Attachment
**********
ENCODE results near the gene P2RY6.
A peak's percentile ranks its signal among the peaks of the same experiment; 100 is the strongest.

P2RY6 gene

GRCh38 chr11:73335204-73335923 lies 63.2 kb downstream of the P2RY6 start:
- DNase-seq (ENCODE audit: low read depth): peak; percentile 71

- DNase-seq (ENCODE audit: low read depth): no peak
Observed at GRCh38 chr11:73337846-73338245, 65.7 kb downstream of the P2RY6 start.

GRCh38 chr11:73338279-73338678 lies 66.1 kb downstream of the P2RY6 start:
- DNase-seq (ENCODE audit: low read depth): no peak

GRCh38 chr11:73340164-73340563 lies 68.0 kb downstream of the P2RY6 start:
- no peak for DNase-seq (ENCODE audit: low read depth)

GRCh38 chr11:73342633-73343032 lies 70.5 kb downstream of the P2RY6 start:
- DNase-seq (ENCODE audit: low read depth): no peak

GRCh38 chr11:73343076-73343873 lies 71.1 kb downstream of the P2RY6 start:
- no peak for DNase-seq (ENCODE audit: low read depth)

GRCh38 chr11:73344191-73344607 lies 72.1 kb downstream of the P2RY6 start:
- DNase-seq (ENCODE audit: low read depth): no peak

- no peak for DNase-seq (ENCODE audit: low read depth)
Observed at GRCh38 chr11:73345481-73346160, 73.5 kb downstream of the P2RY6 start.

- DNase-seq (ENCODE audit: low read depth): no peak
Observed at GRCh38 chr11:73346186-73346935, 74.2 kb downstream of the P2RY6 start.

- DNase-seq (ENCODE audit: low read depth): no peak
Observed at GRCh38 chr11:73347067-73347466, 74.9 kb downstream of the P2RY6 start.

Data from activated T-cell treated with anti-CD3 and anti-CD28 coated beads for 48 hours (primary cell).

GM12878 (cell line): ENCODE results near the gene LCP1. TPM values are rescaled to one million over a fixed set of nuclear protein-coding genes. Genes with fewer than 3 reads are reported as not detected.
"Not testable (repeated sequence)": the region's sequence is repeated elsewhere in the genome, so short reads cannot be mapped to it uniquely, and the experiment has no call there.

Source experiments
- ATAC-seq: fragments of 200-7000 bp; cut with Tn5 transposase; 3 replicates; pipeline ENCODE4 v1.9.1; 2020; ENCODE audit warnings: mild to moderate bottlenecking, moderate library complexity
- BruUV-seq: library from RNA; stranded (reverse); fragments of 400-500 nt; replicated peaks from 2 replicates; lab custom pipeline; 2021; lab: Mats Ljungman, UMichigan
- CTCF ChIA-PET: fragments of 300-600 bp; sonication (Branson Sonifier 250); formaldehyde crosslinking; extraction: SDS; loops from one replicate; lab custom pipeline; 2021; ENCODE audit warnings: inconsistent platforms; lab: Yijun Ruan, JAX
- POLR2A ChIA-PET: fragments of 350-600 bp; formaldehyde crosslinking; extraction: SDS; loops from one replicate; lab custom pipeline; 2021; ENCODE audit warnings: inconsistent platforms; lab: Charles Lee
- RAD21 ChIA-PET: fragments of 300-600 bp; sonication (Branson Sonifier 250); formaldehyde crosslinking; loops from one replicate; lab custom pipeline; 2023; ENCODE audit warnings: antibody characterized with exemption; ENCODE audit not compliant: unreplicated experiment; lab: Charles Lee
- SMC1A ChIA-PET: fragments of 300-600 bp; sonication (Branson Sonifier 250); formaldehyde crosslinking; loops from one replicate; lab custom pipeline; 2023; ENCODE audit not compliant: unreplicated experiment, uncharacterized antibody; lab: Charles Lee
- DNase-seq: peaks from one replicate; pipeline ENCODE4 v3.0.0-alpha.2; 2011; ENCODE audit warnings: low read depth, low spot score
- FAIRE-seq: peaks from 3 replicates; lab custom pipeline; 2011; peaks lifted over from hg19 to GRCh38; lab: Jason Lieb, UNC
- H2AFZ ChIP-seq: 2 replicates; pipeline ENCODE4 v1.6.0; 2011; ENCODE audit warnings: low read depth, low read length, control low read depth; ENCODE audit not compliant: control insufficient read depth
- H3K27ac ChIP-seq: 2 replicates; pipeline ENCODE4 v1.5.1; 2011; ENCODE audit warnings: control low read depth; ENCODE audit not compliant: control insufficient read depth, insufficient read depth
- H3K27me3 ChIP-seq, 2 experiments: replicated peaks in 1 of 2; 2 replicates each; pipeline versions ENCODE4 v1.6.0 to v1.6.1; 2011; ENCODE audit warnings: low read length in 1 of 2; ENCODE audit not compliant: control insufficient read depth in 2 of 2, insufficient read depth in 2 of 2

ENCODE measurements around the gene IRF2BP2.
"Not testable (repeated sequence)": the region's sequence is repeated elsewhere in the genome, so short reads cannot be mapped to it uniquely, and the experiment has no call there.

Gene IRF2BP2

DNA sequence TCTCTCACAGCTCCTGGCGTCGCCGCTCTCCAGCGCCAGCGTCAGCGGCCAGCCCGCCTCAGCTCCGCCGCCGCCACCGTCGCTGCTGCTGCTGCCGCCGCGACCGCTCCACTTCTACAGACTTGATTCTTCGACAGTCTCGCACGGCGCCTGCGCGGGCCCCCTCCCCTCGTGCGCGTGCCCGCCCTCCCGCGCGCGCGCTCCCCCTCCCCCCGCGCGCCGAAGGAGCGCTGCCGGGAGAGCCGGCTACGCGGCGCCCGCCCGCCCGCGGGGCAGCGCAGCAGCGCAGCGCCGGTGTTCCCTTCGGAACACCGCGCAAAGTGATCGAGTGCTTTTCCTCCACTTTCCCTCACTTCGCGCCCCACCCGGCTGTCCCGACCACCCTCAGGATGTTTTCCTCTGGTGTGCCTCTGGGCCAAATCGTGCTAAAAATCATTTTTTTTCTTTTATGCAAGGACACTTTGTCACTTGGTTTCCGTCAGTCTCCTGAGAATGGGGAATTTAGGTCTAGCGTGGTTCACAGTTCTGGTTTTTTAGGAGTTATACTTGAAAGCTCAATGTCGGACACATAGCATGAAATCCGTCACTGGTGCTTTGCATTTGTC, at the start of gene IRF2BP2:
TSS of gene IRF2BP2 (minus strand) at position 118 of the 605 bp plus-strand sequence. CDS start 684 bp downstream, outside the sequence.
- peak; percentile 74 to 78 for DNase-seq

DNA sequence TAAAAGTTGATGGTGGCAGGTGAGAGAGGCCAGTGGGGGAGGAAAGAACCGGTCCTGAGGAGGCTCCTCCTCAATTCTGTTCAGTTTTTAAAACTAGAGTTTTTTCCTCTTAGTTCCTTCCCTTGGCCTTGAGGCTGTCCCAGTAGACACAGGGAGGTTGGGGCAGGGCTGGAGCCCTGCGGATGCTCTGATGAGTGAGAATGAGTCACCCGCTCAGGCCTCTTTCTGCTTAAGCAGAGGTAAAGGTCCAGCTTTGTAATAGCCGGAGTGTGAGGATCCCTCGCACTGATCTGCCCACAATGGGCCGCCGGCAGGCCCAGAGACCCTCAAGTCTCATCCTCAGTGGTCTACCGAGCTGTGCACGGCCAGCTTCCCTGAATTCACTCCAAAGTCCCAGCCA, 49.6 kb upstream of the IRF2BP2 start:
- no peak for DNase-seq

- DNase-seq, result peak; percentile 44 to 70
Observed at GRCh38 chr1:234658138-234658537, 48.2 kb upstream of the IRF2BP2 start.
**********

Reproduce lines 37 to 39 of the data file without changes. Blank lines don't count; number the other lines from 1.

- H3K27ac ChIP-seq: 2 replicates; pipeline ENCODE4 v1.5.1; 2011; ENCODE audit warnings: control low read depth; ENCODE audit not compliant: control insufficient read depth, insufficient read depth
- H3K27me3 ChIP-seq, 2 experiments: replicated peaks in 1 of 2; 2 replicates each; pipeline versions ENCODE4 v1.6.0 to v1.6.1; 2011; ENCODE audit warnings: low read length in 1 of 2; ENCODE audit not compliant: control insufficient read depth in 2 of 2, insufficient read depth in 2 of 2

ENCODE measurements around the gene IRF2BP2.